Global wave energy electricity capacity is potentially as large as presently installed hydro power and likely larger than presently installed nuclear power.
The raw wave energy resource is measured in average power per unit crest length, e.g. kW/m or kW/km.
Ireland and UK (Cornwall & Scotland) have some of the highest average power per unit crest length values in the world. Annual averages as high as 80kW/m in some locations.
Ireland has an estimated 850km long 50kW/m wave power contour (Source: Irish Wave Energy Atlas, ESBI & SEAI). That is a raw power input average of 42.5GW and a raw energy input of 372.5TWh per annum.
At present total Irish annual electricity consumption is around 26TWh per annum. The ultimate technically achievable electricity production from wave energy in Ireland is about equal to present consumption.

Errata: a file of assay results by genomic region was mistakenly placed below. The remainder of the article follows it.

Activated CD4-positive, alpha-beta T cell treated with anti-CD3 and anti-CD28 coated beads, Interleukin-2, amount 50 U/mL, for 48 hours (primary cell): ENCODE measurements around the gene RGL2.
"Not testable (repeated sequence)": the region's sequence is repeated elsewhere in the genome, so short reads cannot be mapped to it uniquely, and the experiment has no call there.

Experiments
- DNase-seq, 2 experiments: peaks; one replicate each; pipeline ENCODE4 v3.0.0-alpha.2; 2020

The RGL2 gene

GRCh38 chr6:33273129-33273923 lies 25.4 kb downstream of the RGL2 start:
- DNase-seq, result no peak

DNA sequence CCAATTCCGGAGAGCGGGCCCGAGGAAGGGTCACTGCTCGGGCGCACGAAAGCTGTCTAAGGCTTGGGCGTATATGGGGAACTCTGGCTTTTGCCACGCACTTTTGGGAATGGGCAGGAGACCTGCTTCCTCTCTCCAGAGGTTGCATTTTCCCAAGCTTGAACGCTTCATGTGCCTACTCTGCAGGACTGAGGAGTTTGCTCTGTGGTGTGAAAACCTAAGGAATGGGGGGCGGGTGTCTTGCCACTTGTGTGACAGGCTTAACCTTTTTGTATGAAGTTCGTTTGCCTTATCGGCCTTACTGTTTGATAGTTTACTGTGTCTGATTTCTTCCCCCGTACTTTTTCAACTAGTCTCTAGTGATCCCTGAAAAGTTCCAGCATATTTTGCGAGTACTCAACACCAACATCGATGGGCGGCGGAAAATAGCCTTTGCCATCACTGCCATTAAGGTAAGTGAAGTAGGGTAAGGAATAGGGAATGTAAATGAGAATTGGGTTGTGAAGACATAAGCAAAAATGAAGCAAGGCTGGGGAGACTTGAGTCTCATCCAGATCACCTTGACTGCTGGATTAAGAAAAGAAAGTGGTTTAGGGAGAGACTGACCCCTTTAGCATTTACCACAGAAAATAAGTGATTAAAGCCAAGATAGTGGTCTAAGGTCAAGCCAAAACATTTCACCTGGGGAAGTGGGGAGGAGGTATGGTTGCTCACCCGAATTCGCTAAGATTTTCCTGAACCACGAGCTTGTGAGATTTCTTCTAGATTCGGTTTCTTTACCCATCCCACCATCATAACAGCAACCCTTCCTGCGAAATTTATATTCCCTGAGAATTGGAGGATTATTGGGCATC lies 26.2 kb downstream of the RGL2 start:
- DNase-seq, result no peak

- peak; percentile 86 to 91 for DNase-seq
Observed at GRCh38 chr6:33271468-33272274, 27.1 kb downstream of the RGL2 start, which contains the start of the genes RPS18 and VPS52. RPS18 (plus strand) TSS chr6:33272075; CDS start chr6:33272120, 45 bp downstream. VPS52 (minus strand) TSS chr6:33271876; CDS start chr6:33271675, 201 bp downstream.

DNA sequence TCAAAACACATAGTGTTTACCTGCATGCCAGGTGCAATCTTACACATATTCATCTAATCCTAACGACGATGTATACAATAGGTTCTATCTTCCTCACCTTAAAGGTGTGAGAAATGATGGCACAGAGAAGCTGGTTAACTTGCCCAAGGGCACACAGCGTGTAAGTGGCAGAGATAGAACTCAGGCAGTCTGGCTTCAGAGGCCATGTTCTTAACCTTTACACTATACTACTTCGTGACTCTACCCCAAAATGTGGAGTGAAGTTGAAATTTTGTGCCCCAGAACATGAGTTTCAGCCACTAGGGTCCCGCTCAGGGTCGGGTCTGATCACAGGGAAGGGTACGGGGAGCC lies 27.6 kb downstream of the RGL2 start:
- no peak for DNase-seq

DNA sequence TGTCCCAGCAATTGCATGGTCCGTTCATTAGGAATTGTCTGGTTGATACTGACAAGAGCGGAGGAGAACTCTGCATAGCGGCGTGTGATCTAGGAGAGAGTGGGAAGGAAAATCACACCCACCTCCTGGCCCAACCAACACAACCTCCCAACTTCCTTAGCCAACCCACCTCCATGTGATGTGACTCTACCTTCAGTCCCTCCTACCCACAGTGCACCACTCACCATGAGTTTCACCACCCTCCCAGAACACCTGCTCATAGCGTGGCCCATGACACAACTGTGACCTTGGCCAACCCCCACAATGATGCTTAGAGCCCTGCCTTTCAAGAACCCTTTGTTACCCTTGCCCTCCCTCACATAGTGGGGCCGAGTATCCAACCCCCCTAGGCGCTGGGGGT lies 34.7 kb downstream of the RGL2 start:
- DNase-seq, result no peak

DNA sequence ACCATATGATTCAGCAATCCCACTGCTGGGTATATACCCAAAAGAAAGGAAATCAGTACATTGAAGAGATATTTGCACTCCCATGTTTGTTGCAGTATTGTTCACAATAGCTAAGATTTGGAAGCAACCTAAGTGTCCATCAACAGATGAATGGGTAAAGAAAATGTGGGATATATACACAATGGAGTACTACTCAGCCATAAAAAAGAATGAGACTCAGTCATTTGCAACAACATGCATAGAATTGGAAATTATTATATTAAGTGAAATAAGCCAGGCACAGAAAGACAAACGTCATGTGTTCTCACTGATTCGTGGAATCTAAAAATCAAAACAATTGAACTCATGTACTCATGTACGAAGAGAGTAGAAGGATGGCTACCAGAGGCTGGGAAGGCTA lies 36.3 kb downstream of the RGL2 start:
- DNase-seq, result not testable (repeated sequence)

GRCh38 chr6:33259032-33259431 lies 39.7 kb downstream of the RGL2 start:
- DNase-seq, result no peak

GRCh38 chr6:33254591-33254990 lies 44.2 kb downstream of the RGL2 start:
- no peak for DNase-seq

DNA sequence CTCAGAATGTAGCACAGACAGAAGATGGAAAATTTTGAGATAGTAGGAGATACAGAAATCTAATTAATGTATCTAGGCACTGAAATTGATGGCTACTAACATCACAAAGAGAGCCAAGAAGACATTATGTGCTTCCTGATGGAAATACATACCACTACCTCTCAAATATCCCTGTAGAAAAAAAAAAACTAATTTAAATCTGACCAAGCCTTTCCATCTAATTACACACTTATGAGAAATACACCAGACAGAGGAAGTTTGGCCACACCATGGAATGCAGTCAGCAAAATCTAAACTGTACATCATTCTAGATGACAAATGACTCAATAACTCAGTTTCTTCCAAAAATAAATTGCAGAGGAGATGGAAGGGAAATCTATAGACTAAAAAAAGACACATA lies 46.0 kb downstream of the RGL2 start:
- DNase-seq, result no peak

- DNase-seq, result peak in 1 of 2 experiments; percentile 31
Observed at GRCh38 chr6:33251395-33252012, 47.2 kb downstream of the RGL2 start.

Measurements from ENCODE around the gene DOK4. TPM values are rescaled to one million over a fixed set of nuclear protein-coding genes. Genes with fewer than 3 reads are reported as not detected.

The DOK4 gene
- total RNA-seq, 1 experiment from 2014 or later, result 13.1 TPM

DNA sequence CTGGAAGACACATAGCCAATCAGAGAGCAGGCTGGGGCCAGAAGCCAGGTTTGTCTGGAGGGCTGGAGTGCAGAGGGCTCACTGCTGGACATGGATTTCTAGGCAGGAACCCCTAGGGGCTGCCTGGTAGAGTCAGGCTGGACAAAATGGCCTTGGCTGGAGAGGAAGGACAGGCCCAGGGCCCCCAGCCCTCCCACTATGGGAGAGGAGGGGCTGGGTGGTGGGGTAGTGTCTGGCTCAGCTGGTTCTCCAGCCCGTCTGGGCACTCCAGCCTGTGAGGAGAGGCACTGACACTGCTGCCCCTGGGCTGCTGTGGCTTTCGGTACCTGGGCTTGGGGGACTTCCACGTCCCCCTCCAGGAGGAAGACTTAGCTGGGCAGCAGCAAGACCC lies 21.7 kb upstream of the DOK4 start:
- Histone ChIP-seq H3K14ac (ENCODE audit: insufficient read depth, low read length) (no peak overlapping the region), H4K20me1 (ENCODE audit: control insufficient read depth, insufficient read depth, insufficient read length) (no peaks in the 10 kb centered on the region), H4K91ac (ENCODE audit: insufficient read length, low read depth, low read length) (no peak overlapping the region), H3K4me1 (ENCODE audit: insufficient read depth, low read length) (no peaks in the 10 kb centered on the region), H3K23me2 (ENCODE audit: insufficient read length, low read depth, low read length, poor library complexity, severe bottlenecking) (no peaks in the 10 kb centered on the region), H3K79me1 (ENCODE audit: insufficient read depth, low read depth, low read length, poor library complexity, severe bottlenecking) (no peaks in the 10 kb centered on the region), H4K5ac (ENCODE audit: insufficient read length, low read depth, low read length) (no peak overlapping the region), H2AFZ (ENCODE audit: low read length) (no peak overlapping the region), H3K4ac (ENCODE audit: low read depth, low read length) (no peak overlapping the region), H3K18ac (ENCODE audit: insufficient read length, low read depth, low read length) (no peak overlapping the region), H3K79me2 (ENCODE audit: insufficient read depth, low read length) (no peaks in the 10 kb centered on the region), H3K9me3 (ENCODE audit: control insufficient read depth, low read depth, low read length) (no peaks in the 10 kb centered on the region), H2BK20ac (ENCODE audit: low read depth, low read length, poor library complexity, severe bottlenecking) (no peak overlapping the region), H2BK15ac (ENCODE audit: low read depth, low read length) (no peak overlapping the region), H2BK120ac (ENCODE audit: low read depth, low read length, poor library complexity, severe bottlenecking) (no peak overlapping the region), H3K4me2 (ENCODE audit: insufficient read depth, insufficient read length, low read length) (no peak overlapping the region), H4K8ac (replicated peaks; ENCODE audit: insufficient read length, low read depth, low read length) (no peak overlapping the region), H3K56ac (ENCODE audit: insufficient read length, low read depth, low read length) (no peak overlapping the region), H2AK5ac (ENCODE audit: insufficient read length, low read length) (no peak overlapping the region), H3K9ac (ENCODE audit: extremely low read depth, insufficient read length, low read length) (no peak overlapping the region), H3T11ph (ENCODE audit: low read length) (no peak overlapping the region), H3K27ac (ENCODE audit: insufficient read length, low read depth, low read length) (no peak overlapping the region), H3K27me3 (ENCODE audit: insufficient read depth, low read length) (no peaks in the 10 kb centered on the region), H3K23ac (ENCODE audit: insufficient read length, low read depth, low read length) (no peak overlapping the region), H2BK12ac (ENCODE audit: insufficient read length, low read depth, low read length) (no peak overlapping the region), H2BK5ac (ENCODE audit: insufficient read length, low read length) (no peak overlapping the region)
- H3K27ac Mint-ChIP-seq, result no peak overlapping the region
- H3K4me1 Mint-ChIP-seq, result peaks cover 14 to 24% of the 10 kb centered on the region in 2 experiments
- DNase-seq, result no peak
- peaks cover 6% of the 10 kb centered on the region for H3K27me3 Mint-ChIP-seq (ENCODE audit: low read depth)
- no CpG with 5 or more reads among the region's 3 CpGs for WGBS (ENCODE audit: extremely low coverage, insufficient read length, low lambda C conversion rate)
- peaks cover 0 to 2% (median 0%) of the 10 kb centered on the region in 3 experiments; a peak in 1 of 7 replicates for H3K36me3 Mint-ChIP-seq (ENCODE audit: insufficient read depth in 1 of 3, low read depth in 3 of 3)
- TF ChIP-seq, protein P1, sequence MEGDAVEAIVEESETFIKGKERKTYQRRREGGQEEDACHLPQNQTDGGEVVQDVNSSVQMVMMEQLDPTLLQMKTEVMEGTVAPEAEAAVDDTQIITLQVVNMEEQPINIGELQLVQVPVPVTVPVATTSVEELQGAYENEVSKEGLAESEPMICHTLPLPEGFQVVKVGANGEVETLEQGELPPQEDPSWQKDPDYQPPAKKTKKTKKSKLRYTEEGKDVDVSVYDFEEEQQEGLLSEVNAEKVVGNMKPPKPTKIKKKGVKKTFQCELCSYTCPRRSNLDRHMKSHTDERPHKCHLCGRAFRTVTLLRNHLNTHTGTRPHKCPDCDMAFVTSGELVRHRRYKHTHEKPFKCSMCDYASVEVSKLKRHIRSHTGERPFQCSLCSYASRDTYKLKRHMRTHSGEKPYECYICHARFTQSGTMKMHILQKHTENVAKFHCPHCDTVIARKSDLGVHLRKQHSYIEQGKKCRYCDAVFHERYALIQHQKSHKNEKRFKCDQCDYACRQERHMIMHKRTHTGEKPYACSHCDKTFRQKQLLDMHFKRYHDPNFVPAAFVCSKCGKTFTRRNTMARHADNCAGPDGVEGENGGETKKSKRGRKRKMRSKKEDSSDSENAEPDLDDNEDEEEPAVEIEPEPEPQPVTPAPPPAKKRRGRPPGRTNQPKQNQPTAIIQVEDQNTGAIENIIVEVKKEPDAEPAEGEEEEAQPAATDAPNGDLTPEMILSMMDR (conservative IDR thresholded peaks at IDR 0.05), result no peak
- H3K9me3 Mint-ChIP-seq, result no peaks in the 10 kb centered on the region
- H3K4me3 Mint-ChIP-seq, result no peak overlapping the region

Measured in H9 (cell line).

It is estimated that the wave energy resource around the coast of the United Kingdom could meet 15% to 25% of current UK electricity demand. Related energy sales would be circa £2.5bn p.a. (excluding subsidies) and related technology and engineering sales would be circa £20-£30bn.
Wave energy is a relatively constant and highly predictable form of renewable energy.
Wave energy is environmentally benign with many high quality environmental studies showing that on balance wave energy technology has either a positive or neutral impact on the environment.
Studies indicate that the cost of wave energy is lower than the historical cost of wind energy at comparable levels of maturity. (EPRI, 2005)